2022-2023 Curriculum Changes: What’s New?


Charlotte Leatherman, PaperClip Staff/Writer

For the 2022-23 school year, there are shifts being made to Portsmouth High School (PHS) to grow the course of studies and change the curriculum. This will affect the international languages, social studies, art, and English departments.

One of the major changes affecting multiple departments is the switch from AP to dual enrollment. Dual enrollment allows for actual college credit without the AP test at the end which many students dread. 

What used to be AP European History has now become a two-part dual enrollment course called Westward Civilizations. One is handling Mesopotamia to the Renaissance and the other is covering the 1500s to the present day. Students can take either or both of these courses.

The teacher of the class, Cynthia Young, decided to change from AP to dual enrollment. 

Young graded AP exams for 2 years and was discontent with some of the grading that occurred. Human error can have a drastic effect on student scores. 

The class no longer centers around preparing for an AP exam, which includes sections students are less likely to see in college, such as multiple choice. Teachers can grade based on what is taught versus teaching for the way the AP exam is graded.

This feeling of liberation gained from the removal of the AP exam is shared by other teachers faced with the switch from AP to dual enrollment.

This includes Helaine Wemple who teaches AP Spanish. However, the change from AP will be determined next year by the students who select the course. If the majority sign up for dual enrollment, classes in the following years will become dual enrollment and vice versa for AP.

There are also scheduling benefits to dual enrollment. 

AP classes are 3 quarters rather than 2. By taking dual enrollment, students can take more classes and receive more college credits as they are only 2 quarters. This also prevents students from having to fill their schedules with 1 quarter elective classes at the end of the year that they may not even be interested in.

The downside to dual enrollment is that people are more familiar with AP. Some students and parents believe AP to be more rigorous and prestigious. More and more colleges, however, are shifting to cater to dual enrollment, especially after the coronavirus. Last year, the AP exam was taken from home, so the college board had no way to verify it was truly you taking the test.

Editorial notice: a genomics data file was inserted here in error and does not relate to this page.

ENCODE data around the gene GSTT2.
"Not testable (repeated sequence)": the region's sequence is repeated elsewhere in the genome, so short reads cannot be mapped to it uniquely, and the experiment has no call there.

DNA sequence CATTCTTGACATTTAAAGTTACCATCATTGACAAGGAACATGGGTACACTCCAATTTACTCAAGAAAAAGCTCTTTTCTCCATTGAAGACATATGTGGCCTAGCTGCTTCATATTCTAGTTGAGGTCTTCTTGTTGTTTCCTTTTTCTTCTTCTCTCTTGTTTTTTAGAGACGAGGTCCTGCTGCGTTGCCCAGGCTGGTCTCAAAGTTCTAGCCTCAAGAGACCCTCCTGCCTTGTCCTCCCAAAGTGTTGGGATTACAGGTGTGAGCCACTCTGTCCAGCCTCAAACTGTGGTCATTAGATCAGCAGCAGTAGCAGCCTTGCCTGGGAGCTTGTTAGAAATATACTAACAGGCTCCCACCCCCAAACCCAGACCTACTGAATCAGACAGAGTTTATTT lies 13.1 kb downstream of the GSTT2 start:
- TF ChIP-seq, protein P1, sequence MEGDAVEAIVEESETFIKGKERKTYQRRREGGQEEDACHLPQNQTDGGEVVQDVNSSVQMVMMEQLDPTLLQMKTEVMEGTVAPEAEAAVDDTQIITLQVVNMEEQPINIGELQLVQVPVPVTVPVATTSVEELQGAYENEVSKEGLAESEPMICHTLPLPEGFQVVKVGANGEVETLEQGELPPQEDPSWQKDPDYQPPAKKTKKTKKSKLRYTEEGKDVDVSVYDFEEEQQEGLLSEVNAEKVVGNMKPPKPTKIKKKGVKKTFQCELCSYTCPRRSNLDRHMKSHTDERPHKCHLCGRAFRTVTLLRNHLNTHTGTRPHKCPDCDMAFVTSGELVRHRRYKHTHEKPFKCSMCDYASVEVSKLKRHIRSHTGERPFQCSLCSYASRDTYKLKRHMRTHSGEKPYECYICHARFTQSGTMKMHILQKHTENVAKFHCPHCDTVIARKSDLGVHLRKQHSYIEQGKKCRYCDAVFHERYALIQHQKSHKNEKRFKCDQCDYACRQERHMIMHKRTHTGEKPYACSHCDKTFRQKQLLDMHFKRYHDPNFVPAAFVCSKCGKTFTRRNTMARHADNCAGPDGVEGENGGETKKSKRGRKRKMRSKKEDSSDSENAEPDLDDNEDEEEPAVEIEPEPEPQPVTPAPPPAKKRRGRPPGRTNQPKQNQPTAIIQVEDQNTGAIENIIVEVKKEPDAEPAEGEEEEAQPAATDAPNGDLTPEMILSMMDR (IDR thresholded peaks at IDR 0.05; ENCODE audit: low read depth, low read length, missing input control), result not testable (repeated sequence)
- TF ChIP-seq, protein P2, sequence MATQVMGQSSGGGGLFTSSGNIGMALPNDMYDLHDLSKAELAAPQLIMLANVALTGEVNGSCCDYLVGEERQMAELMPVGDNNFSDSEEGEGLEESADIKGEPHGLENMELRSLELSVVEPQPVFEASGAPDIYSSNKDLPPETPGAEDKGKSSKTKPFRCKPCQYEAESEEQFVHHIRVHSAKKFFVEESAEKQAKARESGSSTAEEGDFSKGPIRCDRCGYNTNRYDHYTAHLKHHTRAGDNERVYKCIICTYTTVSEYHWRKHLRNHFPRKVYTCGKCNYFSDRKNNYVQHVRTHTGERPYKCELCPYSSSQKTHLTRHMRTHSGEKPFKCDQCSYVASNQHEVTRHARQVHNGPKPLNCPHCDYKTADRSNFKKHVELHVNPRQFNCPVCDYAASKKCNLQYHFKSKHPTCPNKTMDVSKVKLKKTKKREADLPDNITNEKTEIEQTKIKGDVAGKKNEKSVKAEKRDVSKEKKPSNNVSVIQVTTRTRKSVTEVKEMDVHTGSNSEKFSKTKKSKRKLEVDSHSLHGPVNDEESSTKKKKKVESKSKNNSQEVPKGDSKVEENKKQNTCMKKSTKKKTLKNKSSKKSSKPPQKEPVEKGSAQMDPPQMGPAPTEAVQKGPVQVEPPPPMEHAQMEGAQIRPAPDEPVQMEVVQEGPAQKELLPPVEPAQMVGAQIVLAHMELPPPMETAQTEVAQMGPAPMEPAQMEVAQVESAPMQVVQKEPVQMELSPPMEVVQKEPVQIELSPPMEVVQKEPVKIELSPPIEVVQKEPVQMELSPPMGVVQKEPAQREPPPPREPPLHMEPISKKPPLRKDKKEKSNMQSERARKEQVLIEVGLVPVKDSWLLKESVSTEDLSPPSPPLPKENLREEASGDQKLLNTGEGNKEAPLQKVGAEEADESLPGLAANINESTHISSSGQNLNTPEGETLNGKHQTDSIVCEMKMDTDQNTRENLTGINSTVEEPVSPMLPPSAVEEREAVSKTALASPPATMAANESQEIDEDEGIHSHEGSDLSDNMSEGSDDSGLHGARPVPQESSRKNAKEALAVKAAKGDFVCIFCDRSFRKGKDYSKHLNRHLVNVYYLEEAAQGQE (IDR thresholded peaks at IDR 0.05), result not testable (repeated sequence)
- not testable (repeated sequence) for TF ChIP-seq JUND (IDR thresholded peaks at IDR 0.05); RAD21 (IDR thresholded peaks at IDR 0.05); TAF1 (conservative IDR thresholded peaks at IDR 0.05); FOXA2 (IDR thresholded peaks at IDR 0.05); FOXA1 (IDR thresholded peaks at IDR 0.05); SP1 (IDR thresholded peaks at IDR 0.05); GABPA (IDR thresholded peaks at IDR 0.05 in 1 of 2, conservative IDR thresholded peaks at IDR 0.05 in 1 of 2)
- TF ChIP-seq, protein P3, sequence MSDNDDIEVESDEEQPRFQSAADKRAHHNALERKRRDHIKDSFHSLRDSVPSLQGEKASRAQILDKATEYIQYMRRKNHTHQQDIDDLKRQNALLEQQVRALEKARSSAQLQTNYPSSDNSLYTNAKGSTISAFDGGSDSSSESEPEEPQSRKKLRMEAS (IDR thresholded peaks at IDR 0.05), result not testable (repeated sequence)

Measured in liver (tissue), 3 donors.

Some colleges are still not accepting dual enrollment. 

In order to cater to many colleges and student needs, PHS is adding dual enrollment because even if a student takes the dual enrollment they can still choose to sit in on the AP exam without ever taking the class. The student will also have the extra quarter where they would normally continue with the AP class to study for the AP exam.

With this wave of dual enrollment courses comes a new course: dual enrollment sculpture. Although the class is still “pending the okay” from Great Bay Community College, it is highly likely that it will be added to the course selection as well. Art classes with college credits are less common, however, depending on the enthusiasm of students, dual enrollment could potentially spread to other areas of the art department. “I’m hoping it’s enticing and hoping it brings more people in,” says Sarah Mundy, the teacher of the potential dual enrollment sculpture.

The English department is seeing significant transformations as well, with the addition of electives for juniors. 

In order to accommodate an array of electives, students of different levels will be taught in the same classroom while learning at different levels. If students are interested in taking honors, they will have to contract for it at the beginning of the course.

The hope is that with more electives students will choose what they are interested in and it will aid in class participation. “It’s really good because we tend to do better in classes we have a higher interest in,” says Laurie Relinski, the guidance counselor for the class of 2024.